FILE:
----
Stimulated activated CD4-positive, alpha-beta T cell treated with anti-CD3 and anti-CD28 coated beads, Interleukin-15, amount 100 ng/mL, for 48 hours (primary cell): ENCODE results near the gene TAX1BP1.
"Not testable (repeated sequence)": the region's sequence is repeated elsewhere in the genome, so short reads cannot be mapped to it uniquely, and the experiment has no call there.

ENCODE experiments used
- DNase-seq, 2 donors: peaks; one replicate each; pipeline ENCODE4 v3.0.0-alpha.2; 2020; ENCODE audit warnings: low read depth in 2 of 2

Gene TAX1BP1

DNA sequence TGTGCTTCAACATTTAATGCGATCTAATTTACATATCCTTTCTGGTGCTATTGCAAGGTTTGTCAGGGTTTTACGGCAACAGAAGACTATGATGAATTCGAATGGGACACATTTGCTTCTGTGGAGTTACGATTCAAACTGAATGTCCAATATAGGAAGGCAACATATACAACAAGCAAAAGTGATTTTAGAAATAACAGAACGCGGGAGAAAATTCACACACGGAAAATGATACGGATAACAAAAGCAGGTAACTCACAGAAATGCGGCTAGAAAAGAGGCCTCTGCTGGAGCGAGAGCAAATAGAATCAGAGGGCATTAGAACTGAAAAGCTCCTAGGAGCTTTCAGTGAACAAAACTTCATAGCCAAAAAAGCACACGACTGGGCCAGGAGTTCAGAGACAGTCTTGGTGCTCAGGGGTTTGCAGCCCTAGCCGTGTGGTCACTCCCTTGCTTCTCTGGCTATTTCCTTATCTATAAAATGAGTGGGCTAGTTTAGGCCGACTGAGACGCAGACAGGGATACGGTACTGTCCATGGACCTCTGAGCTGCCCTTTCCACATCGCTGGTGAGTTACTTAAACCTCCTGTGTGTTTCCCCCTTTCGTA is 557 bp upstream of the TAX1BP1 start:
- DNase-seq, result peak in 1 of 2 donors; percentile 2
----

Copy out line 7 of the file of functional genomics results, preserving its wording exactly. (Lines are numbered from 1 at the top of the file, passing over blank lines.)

- DNase-seq, result peak in 1 of 2 donors; percentile 2